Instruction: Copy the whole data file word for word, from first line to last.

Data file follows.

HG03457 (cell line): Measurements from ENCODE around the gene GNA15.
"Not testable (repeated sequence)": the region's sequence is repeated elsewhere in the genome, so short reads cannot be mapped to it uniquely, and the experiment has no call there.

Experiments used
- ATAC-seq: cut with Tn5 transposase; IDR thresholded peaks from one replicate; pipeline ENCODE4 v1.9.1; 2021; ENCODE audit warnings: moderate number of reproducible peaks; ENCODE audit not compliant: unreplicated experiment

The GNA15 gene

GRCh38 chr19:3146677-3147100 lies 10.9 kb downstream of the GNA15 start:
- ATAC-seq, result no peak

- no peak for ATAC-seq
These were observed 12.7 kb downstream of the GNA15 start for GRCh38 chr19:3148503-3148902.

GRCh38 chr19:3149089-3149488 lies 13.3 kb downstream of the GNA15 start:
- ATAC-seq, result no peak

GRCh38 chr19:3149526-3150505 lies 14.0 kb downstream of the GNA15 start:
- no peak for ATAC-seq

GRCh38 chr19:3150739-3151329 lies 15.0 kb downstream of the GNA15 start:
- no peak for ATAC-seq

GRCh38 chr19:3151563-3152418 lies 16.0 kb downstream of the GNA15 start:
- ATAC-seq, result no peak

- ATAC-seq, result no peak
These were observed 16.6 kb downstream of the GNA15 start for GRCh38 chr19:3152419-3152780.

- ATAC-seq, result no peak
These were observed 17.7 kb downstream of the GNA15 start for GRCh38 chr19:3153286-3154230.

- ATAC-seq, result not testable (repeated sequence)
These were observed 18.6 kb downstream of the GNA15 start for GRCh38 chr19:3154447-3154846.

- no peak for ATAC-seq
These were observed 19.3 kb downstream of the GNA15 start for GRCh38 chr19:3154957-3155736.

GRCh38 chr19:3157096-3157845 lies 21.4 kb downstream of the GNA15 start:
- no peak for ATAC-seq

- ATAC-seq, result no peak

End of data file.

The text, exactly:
HG03457 (cell line): Measurements from ENCODE around the gene GNA15.
"Not testable (repeated sequence)": the region's sequence is repeated elsewhere in the genome, so short reads cannot be mapped to it uniquely, and the experiment has no call there.

Experiments used
- ATAC-seq: cut with Tn5 transposase; IDR thresholded peaks from one replicate; pipeline ENCODE4 v1.9.1; 2021; ENCODE audit warnings: moderate number of reproducible peaks; ENCODE audit not compliant: unreplicated experiment

The GNA15 gene

GRCh38 chr19:3146677-3147100 lies 10.9 kb downstream of the GNA15 start:
- ATAC-seq, result no peak

- no peak for ATAC-seq
These were observed 12.7 kb downstream of the GNA15 start for GRCh38 chr19:3148503-3148902.

GRCh38 chr19:3149089-3149488 lies 13.3 kb downstream of the GNA15 start:
- ATAC-seq, result no peak

GRCh38 chr19:3149526-3150505 lies 14.0 kb downstream of the GNA15 start:
- no peak for ATAC-seq

GRCh38 chr19:3150739-3151329 lies 15.0 kb downstream of the GNA15 start:
- no peak for ATAC-seq

GRCh38 chr19:3151563-3152418 lies 16.0 kb downstream of the GNA15 start:
- ATAC-seq, result no peak

- ATAC-seq, result no peak
These were observed 16.6 kb downstream of the GNA15 start for GRCh38 chr19:3152419-3152780.

- ATAC-seq, result no peak
These were observed 17.7 kb downstream of the GNA15 start for GRCh38 chr19:3153286-3154230.

- ATAC-seq, result not testable (repeated sequence)
These were observed 18.6 kb downstream of the GNA15 start for GRCh38 chr19:3154447-3154846.

- no peak for ATAC-seq
These were observed 19.3 kb downstream of the GNA15 start for GRCh38 chr19:3154957-3155736.

GRCh38 chr19:3157096-3157845 lies 21.4 kb downstream of the GNA15 start:
- no peak for ATAC-seq

- ATAC-seq, result no peak